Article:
If there is some sort of shock in one of these entities, say a major municipal strike, a huge corruption investigation, or a big lawsuit that fails, or just a lack of buyers for our ever growing pile of debt, any one of these units is teetering on a cliff. The difficulty is that these entities have many inter-connections. You can’t just “let” the city of Chicago go broke, or Cook County. These entities are tied to our web of obligations and debt and will draw in the State once the problems are too large. Note how Michigan helped to corral the bankruptcy of Detroit, for instance, even though they mostly were staying out of the way of supporting their debt.

A significant percentage of these Illinois entities is insolvent right now, meaning that they don’t have cash to pay day-to-day bills much less their share of debt obligations (formal), much less their informal or off the books debt (like pension or health care benefits in the future for existing employees). The fact that they need to borrow all the time just to keep functioning makes “triggers” for a mega-event lying all around the 8400 governmental entities listed above, much less the known major ones you see in the paper every day.

There is no way of knowing how long we will be able to keep playing this mega-shell game in the state of constantly piling on debt, unfunded obligations, and commitments to residents and third parties that can never be met. We have been bailed out by record low interest rates which allow us to keep issuing debt at low costs (it is high relative to the other states, but low relative to historical baseline rates) and a lot of liquidity in the market which means we can find buyers for our debt. The state also has been able to do things like let their pension funds fall to the lowest level in the nation and not pay bills for months or years at a time, and it appears that this cannot continue in perpetuity.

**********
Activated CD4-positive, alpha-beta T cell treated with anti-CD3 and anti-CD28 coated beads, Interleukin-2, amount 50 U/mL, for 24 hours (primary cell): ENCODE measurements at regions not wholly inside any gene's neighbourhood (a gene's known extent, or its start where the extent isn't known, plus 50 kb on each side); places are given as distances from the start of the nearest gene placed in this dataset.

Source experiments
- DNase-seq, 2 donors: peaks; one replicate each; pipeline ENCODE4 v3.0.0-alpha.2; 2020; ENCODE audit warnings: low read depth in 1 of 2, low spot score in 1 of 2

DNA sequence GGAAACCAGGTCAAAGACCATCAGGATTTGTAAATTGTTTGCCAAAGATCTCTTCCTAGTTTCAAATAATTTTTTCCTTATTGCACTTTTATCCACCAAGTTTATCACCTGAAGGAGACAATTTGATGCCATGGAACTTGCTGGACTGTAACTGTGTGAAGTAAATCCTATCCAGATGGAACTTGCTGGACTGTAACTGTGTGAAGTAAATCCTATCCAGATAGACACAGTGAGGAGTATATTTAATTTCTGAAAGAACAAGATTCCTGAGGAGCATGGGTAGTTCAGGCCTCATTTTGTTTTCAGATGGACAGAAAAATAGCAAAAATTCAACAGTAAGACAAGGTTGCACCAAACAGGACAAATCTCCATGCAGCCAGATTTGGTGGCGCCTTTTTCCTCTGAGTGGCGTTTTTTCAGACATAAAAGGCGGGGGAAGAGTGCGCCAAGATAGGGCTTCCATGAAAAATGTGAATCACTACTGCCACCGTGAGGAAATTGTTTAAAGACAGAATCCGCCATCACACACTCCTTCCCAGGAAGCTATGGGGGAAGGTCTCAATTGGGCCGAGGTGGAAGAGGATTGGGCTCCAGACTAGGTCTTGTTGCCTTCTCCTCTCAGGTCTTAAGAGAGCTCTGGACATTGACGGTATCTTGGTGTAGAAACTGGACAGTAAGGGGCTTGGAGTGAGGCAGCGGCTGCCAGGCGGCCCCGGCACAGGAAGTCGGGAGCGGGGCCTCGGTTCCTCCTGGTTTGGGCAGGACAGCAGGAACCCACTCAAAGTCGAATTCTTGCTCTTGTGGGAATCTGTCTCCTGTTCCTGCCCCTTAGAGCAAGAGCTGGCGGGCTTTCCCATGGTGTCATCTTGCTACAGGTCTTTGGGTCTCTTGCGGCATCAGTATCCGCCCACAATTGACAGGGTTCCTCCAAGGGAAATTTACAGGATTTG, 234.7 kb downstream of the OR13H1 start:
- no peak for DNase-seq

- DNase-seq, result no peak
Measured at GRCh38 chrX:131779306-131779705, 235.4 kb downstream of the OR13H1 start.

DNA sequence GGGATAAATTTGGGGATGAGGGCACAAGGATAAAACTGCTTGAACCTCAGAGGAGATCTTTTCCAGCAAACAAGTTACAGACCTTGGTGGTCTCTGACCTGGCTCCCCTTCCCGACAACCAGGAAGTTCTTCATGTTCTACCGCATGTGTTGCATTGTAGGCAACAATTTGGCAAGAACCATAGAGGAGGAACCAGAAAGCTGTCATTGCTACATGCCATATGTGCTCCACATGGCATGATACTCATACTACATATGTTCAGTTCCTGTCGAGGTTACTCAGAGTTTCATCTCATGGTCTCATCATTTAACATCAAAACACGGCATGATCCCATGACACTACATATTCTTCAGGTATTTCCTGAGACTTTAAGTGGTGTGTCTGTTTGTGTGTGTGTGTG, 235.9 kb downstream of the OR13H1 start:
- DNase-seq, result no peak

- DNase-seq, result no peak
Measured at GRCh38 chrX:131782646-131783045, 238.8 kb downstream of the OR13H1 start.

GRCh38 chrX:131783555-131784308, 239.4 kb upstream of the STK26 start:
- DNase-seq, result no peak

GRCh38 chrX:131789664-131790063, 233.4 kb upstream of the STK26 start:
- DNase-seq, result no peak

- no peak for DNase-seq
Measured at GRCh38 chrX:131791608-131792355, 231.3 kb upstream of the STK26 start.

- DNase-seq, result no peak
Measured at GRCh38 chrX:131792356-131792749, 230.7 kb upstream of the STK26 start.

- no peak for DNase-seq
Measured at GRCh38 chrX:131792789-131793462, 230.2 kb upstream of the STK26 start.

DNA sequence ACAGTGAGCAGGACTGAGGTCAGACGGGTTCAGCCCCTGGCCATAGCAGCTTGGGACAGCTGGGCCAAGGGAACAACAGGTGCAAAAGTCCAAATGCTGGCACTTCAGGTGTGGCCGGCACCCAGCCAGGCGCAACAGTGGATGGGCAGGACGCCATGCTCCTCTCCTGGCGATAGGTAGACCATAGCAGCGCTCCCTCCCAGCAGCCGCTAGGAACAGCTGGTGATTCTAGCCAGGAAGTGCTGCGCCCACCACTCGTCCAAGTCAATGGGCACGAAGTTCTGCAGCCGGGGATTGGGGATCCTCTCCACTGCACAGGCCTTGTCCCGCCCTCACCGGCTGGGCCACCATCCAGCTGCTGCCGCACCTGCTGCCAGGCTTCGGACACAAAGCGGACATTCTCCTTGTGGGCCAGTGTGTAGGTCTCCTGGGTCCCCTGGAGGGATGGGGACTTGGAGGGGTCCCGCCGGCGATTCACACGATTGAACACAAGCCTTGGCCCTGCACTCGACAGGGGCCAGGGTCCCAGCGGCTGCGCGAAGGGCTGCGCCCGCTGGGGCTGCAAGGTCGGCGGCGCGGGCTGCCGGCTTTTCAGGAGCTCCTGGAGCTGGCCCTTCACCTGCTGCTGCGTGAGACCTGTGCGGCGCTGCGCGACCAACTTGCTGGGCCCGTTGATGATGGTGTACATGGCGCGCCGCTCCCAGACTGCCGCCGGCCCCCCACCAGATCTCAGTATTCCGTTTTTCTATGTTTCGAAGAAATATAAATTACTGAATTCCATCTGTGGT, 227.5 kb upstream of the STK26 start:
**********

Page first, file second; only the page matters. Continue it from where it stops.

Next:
Another element working against us is “relative” performance. Illinois is adjacent to other states that are emphatically reforming. Michigan, the cradle of our union movement, instituted a “right to work” law just like the Deep South and is allowing Detroit to go bankrupt. Indiana long ago reformed most of its institutions and made the state business-friendly. Wisconsin under Walker has worked to tame its unions (although it has not yet implemented “right to work”) and is obviously tackling its problems. Only deep blue Illinois (with Rauner a “speck” of red, about to get rolled by our veto-proof legislature) and historically-liberal Minnesota are clinging to the old ways of tax, spend and bet on the government and unions to keep the party going. The difficulty is that if you are in the midwest already these other states compete for business and on the margins Illinois, although it has advantages, will start to lose business to these states and it is a self fulfilling prophecy.

The kindling is everywhere. All the governmental units have stretched their kit bag of “tricks” to the maximum. We have allowed our unfunded obligations to deteriorate worse than any other state and are not paying bills. There are huge implicit links between these entities in which shocks to one will be difficult to contain in the others. There is also little confidence in our institutions due to chronic corruption which is well publicized and is in fact a national punch line. We also cannot put up a wall to keep our citizens here, and by relative performance the adjacent states are moving forward while we continue to slide backwards.

Based on all of this we are looking at some sort of “spark” to set the flames alight across these entities and then we will see what happens next.

Cross posted at LITGM

11 thoughts on “Illinois Government, Broadly Defined, Will Have A Major Crisis by 2017”

  1. California, no matter what Jerry Brown says, is Illinois with good weather. I heard this weekend that 60% of illegals are living in southern California.